Zach Bartels wrote:
> Hi all,
>
> Apologies for the long post, but just want to introduce myself

Welcome.

> So far the plan is to fulfull a long time goal of making a game. Don't
> worry I'm not looking to make the next DOOM blockbuster or anything
> like that.  Right now I am focusing on Text driven games in
> particular.  I have a long history and love of MUD style games,  and
> their complexity / interactivity even as a "solo" player.   I'm NOT
> interested in  "Interactive Fiction" type games which are probably
> simple in comparisson, but I am interested in creating and interactive
> text adventure environment,  with the included intricacies and level
> of complex interactions that a typical MUD style game can provide,
> even to a single player.
>   

[snip]

Oh, boy. Okay. I've been down this road, myself, as have many others. 
Let me try to warn you now: turn back. It is actually easier to pick up 
a Ruby game library and write graphical games. Plus, they will look cooler.

But I know it is unlikely you will be dissuaded. So, to start off, I 
will point out one end of the spectrum: Jon Lambert's 15-line Ruby MUD:
http://blade.nagaokaut.ac.jp/cgi-bin/scat.rb/ruby/ruby-talk/154208

This was expanded into TeensyMUD: 
http://sourcery.dyndns.org/wiki.cgi?TeensyMud
You may wish to take a look at it to get ideas.

You may also want to look at my attempt, which takes a pretty different 
approach: http://github.com/presidentbeef/kams
I could be wrong, but I think these are the two most complete Ruby MUD 
servers out there, and they are not that complete. You should steal as 
much as you can, though. You can always go back and re-implement things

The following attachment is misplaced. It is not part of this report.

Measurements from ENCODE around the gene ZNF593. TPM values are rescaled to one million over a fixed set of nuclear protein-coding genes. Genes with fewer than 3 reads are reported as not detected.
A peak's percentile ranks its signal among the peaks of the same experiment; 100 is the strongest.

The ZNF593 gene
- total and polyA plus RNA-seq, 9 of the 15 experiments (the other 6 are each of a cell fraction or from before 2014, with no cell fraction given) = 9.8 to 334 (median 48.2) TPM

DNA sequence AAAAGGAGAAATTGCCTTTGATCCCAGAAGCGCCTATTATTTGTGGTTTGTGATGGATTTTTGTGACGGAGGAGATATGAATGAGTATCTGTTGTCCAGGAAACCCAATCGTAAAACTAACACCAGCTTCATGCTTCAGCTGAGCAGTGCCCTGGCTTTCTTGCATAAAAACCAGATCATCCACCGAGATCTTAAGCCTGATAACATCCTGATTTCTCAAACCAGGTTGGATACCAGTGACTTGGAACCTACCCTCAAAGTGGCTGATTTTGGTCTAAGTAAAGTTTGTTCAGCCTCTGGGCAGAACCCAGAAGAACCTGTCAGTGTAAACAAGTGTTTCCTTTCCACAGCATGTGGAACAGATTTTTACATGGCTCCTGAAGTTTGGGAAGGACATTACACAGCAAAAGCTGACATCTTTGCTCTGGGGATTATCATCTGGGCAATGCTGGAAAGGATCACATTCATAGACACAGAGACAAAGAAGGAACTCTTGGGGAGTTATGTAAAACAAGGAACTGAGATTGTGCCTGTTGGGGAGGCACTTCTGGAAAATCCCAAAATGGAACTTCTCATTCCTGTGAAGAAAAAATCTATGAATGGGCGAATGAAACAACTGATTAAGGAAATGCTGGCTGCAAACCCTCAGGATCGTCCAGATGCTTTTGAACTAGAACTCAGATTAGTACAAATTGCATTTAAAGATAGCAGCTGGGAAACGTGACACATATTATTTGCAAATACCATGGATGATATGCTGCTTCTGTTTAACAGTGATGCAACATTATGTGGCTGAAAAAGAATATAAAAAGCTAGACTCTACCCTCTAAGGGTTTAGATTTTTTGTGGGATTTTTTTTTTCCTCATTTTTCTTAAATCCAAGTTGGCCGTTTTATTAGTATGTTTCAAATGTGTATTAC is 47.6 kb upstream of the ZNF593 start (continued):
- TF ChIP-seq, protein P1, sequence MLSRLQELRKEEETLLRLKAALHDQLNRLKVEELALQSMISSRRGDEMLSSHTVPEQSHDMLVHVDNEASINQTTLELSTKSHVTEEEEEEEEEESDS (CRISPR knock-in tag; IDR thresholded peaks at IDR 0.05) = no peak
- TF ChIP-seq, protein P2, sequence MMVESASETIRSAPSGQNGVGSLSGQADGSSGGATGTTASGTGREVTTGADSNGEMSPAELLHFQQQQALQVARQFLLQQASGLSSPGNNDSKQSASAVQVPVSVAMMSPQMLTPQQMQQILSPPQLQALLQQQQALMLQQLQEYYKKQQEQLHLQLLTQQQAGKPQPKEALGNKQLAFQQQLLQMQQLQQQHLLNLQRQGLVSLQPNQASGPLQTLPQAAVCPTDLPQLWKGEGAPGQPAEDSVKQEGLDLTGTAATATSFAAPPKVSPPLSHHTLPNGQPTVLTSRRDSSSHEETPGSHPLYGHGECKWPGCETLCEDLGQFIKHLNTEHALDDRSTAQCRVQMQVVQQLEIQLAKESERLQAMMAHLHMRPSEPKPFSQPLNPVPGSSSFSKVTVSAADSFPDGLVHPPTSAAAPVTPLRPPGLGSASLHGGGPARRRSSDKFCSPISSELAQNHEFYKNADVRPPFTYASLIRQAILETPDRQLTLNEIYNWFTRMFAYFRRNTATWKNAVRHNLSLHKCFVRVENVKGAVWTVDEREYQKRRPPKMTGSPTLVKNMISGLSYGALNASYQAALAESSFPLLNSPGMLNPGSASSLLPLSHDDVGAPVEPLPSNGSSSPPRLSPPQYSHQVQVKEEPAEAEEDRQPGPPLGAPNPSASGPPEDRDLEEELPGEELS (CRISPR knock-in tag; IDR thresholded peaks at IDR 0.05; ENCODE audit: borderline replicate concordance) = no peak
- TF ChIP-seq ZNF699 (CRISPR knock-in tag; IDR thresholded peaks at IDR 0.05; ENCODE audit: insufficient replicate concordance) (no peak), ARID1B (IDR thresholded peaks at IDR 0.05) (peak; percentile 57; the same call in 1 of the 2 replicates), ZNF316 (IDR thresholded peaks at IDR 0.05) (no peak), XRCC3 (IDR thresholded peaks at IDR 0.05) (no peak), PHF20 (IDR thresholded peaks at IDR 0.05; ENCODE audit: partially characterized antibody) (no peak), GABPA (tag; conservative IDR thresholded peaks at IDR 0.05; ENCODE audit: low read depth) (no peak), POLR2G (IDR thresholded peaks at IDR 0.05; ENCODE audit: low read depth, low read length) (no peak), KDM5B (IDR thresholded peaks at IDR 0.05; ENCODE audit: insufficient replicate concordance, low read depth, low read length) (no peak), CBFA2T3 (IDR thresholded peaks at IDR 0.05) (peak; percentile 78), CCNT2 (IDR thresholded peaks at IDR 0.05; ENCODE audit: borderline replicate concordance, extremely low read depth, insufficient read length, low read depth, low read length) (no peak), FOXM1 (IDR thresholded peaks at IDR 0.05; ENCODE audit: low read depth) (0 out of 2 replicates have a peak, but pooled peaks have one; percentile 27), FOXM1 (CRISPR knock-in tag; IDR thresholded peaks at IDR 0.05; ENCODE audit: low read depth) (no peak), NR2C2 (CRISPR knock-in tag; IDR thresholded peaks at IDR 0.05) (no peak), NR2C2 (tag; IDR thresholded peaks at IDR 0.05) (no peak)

yourself.

There is also rocketmud, which is a very bare-bones implementation that 
you can use as a starting point: 
http://www.mudbytes.net/index.php?a=files&s=viewfile&fid=753

However, my guess is you won't want to start with any of those, because 
you are like many of us and want to do it all yourself, so I'll try to 
make some suggestions as best I can.

First, don't try to put everything into a structured database. It 
quickly becomes a mess as you change your design, adding and removing 
fields, realizing that different objects need different things and are 
related in weird ways. Keep everything in memory and then write it out 
to disk periodically. As I understand it, this is actually how most MUDs 
do it. Trying to keep everything in a database that is updated in 
realtime is just not practical.

On the other hand, don't try to be -too- flexible. I suggest going with 
a room-based system and having a coordinate system for your maps, 
probably with three dimensions. It will simplify things like showing 
in-game maps, path-finding, etc.

Next, do not be lured into the world of threaded programming. Use 
something like Eventmachine and try to have as much as possible happen 
in a single thread. You will have to deal with concurrency, but try to 
minimize it. Make everything event-based, with a single, global queue of 
events which are executed one at a time. I know this may sound slower 
than having all sorts of crazy threads executing in parallel, but this 
is how nearly all MUDs work, and it will save you many, many headaches.

Along with that, remember that laziness is often a programmer's best 
friend. If there is a library to do something, use it. Don't write your 
own networking code, use Eventmachine or Rev or something of that 
nature. Utilize whatever you can.

Lastly, don't worry about performance. You can do that when you've 
finished everything else.

I'm sure there is more I should caution you about, but that is what I 
can recall at the moment.

> If anyone knows of good general reading targetted at Text/MUD games in
> particular, and the various systems and design concepts, as well as
> how they are implemnented.  It would be very appreciated.
>   
You can look over these articles, I found them helpful/inspiring:
http://www.skotos.net/articles/BSTG.shtml

And hanging out at mudconnect.com will give you some opinionated ideas.

Good luck.

-Justin